Robert Richter

Robert RichterRobert Richter is a semi-retired dryland wheat farmer in southwestern Nebraska, where he lives with his wife on the remnants of a family homestead. His essays and stories have appeared in Bloomsbury Review, Prairie Schooner, and other magazines and anthologies. In 2000, Richter won the Master Writer Award for his non-fiction from The Nebraska Arts Council.

Books for the Backwaters Press by Robert Richter

Homefield: Sonata in Rural Voice Homefield: Sonata in Rural Voice, by Robert Richter

Author: Richard Richter
Format: Paperback, 254 pages
ISBN: 0967714923
Published: January 2001

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Awards for Homefield: Sonata in Rural Voice

The Nebraska Book Award for Cover Design/Illustration 2001

Critical Praise for Richard Richter’s Homefield: Sonata in Rural Voice

Robert Richter has been a past recipient of the Master Writer Award for non-fiction from the Nebraska Arts Council. If the prose in Homefield is any indication of his ability as wordsmith, he certainly deserved that award. Richter’s sonata is a harmonic blend of disparate voices telling a story that is more truth than fiction. The characters are richly layered, powerful, and authentic.

Cal Parsons is a country boy turned radical protestor, on again off again college student, and political refugee. A self-described draft dodger and road tramp, he returns to his rural Nebraska roots. His anti-establishment, anti-war rage has died out. Cal takes comfort in the simple familiarity of open fields, the west wind, and azure sky. He finds shelter on the farm where his aging Uncle Karl and Aunt Martha labor endlessly at tasks city folks could not imagine. And, sadly, he finally finds love in the person of an old friend’s wife.

Karl, in his 70’s, can quietly and capably outwork any 20-year old. He has grown his hair and beard long in stoic protest of injustices everywhere. Karl’s battered hands are his history, the time tellers of his life, and his mind a living instruction manual for all things mechanical. Martha has been his short, round helpmate through life, staunch advocate of family and life traditions. She cooks, takes pride in their home, raises a huge garden, cans fruits and vegetables, and keeps Karl’s life on an even keel.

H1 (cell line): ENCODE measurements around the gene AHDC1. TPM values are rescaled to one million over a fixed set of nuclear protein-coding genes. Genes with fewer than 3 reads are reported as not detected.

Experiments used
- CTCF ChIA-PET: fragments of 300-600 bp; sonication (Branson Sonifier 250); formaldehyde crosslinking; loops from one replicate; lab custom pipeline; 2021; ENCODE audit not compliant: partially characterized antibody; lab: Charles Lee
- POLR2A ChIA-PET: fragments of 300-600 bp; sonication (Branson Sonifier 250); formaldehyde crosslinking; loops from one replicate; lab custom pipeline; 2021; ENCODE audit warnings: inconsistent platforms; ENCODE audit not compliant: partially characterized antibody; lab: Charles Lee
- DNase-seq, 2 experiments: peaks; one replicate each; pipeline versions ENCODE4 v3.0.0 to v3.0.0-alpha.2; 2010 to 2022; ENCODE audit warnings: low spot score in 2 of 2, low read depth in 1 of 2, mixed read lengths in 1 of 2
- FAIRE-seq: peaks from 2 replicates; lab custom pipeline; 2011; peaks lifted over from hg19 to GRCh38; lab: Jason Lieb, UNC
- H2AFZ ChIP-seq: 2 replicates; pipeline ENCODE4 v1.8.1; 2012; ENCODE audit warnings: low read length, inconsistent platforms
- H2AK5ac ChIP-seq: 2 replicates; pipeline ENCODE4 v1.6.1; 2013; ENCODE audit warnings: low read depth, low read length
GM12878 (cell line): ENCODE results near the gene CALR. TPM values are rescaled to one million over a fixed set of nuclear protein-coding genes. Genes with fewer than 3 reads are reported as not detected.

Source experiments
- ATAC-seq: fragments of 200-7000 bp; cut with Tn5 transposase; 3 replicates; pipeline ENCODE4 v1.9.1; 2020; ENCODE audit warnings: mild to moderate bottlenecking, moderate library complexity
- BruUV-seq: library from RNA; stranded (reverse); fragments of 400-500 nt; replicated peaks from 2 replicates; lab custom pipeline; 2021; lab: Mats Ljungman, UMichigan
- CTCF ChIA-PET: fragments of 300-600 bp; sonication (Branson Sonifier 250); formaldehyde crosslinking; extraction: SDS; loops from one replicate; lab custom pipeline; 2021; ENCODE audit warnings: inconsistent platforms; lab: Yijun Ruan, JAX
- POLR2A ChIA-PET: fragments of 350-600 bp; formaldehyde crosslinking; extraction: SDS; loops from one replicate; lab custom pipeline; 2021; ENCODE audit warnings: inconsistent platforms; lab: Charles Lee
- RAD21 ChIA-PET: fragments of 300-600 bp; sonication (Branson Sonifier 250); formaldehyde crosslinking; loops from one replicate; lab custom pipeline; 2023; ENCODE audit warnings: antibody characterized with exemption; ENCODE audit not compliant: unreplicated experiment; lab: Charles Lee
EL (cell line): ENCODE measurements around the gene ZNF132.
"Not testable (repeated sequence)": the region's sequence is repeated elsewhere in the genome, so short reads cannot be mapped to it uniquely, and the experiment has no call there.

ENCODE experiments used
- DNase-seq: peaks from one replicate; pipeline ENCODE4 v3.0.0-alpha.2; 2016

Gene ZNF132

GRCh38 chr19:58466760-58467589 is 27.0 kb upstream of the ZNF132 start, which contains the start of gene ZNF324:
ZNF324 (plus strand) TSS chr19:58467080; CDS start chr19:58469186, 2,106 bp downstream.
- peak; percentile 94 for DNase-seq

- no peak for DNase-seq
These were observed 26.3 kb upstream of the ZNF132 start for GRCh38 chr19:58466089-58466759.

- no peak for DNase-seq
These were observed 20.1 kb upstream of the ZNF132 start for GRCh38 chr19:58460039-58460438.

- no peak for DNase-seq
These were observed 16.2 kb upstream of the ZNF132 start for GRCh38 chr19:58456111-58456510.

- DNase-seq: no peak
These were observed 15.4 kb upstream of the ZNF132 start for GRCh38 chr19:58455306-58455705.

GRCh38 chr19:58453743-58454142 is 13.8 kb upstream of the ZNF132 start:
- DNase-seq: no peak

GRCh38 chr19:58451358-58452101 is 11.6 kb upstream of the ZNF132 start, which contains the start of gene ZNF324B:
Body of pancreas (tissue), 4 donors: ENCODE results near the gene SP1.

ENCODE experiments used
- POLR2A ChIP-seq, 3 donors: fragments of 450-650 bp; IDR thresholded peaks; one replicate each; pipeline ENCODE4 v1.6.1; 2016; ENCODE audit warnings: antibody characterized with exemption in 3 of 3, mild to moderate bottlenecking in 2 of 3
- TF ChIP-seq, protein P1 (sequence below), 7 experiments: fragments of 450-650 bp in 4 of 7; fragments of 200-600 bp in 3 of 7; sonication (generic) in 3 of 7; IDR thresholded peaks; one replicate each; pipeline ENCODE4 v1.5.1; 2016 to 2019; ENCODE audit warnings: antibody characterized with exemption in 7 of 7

Buckwheat Van Anders has been Cal’s friend and blood brother since boyhood. Even as a crippled veteran of Vietnam, Buckwheat’s voice is powerful and he has more going for him than most. All Cal’s old friends since childhood lend their voices to the Homefield sonata, but Buckwheat’s profanely honest philosophy was a stand out.

The truths told in Homefield brought smiles and laughter, but also made my stomach hurt and my heart ache. Dying farm towns. An endlessly floundering agricultural economy. Horror and wounds that never really heal despite the passages of time. Loving and making love. Hunkering down and riding out rough times. Death and sorrow. It’s all within the pages of this book, detailed in Mr. Richter’s skillful prose.

Recommended reading for adults and mature adolescents. This was a beautiful story, well written.
Laurel JohnsonMidwest Book Review

Excerpt from Homefield: Sonata in Rural Voice

I found myself dealing real estate in Mazatlan when I received the news about Uncle Karl, and I realized that for a long time this was what I’d been waiting for: a reason to return. It was the final chance of returning, too, because now even the family ties to the place were all but gone–all gone but mine. How tight or complex those ties were, I still didn’t know, but they were there and I was headed for the High Plains. Again.

I knew that standing at the mouth of the family grave would inspire memories, images and incidents like requiem hymns, and I would have to sing them. I knew that I would walk the edge of open fields, feeling the wind carry a chorus of familiar voices-the sideline lyrics at ball games with someone telling his version of the story again, or one of Buckwheat’s gusty, blustery solos long gone over a cold beer and a view of the river valley, or even my own voice in journal notes of family refrain written down and left behind so long ago. Fragments of that harmony had always been in the wind no matter where I tried to lose them, the haunting ballad of living on the land never reaching a last verse. I knew it never would be settled history until I stood in that prairie wind and went through all the verses again. So I was going back.

I packed and caught the last bus north that night, and even that act brought on the first memories. It had never taken me long to get moving because I always traveled light. My baggage had never been physical, my destination never in doubt. I was going back again for some kind of rest and reassurance, just like the previous trip fifteen years before, and that’s where it all begins for me—April 1975, standing thumb out at the side of the Interstate in an alien wind, headed in-country.

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